Aristippus

Aristippus (Ἀρίστιππος) (c. 435- after 366 BC) was a native of the Greek colony of Cyrene, in Northern Africa, and belonged to a rich family. The year of his birth is unknown, but his period is sufficiently fixed by the fact that he came to Athens when a young man to listen to Socrates, and was one of his hearers till his death. Aristippus, it is said, was in the island of Aegina at the time when Socrates was executed : he was certainly not present on the occasion, as we learn from the Phaedon of Plato. It is, however, rather difficult to give so much significance to the words of Plato, in which this fact is barely stated, as some ancient and modern writers have done. He was still living in the year 366 BC but the time of his death is not recorded.

The life of Aristippus, by Diogenes Laertius, is very barren of information concerning him, and it is chiefly filled with anecdotes of his sharp sayings and repartees. According to the scanty and scattered notices of him, he rambled to various countries, and was a visitor at the court of the younger Dionysius of Syracuse at the same time with Plato. He also visited Asia, where he fell into the hands of Artaphernes, the Persian satrap who drove the Spartans from Rhodes.

He appears, however, to have returned at last to Cyrene, and there to have spent his old age. The brief notices that we have of Aristippus represent him as a man who viewed pleasure as the object of life, and showed by his example that he considered the enjoyments of sense as part of a wise man's pursuit. He indulged in the luxuries of the table, and frequented the company of prostitutes. Among his favorites was the notorious Lais. He made himself as happy as he could in all circumstances. His philosophy suited the views of Horace in his maturer age, who characterizes the versatility of his character by one happy line ; and in another passage he represents Aristippus as trying to subject circumstances to him self, and not submitting to circumstances ; where, as Wieland observes, Horace intends to mark the opposition between the Cyrenaic and the Stoic systems.

Aristippus, Rome Palazzo Spada

Aristippus is called the founder of the Cyrenaic sect, but there is no clear proof that he left behind him any systematic exposition of his doctrines. If he did leave any written system, it would appear to have attracted little attention, for, as Ritter observes, Aristotle makes no mention of Aristippus in his Nicomachean Ethics, though he there examines the subject of pleasure, and the various opinions upon it. Yet he is said to have had hearers, and he was the first of the Socratics who received pay for his instructions, with which he is reproached, though without his name being mentioned, by Xenophon. Xenophon disliked Aristippus, and accordingly, as Diogenes Laertius observes, he makes Socrates direct his discourse on temperance against him. Aristotle called him a sophist, partly, as would seem, because he took pay for his teaching, but mainly in reference to his doctrines. The school of Aristippus derives its name from Cyrene, not simply because the founder was born and perhaps taught there in his old age, but because his successors also lived there, or in the neighboring parts. Aristippus taught his daughter Arete and Antipater of Cyrene. Arete taught her son, the younger Aristippus, who is called the " Mother-taught" (Metrodidaktos), and is said to have systematized his grandfather's doctrines. Diogenes Laertius, on the authority of Sotion (B.C. 205) and Panaetius (B.C. 143), gives a long list of books whose authorship is ascribed to Aristippus, though he also says that Sosicrates of Rhodes (B.C. 255) states that he wrote nothing. Among these are treatises Peri Paideias, Peri Aretis, Peri Tychis, and many others. Some epistles attributed to him are deservedly rejected as forgeries by Bentley.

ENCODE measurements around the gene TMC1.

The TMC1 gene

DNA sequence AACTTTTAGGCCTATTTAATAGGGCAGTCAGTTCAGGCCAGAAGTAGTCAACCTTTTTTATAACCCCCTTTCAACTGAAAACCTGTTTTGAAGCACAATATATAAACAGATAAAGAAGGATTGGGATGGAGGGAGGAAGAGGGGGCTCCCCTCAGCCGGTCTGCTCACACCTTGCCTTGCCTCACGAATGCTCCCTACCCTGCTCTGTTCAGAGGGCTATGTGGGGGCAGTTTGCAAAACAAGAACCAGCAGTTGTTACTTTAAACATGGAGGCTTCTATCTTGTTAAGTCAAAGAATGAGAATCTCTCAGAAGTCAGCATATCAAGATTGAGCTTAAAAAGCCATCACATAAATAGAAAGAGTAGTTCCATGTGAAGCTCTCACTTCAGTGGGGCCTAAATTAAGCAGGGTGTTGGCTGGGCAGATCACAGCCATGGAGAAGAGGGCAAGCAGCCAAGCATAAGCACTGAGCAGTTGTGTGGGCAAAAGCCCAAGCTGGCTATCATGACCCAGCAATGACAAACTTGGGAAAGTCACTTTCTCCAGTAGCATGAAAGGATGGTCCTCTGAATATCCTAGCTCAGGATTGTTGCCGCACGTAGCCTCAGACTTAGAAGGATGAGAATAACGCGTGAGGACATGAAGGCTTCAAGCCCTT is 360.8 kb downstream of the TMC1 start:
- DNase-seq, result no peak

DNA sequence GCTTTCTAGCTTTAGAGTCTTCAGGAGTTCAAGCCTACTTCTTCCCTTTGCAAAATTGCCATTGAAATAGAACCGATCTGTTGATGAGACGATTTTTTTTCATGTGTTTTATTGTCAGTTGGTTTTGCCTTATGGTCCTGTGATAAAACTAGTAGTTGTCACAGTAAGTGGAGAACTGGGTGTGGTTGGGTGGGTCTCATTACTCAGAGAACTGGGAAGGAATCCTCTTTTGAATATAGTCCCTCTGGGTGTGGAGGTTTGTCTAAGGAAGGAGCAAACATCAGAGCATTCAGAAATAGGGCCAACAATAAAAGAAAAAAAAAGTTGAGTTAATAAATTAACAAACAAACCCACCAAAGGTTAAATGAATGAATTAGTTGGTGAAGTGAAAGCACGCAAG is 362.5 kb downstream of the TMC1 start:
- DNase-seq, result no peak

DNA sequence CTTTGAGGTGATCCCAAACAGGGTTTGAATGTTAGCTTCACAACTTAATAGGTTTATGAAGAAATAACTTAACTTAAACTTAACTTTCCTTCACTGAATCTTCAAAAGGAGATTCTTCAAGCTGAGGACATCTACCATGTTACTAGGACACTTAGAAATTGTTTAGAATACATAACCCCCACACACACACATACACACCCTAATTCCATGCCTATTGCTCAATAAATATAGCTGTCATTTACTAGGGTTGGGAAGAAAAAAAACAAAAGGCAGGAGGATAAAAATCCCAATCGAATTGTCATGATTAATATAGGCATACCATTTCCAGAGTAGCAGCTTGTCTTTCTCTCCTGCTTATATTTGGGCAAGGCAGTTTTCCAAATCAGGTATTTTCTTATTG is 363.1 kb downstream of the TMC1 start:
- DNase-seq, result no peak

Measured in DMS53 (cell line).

Aristippus with others shipwrecked on the shores of the island Rhodes. They do not know where they are, if the island is inhabited. Aristippus observes geometric figures drawn on the sand. His comment: There is hope, I see traces of men.

Voula Tsouna, The Epistemology of the Cyrenaic School, Cambridge University Press 1998



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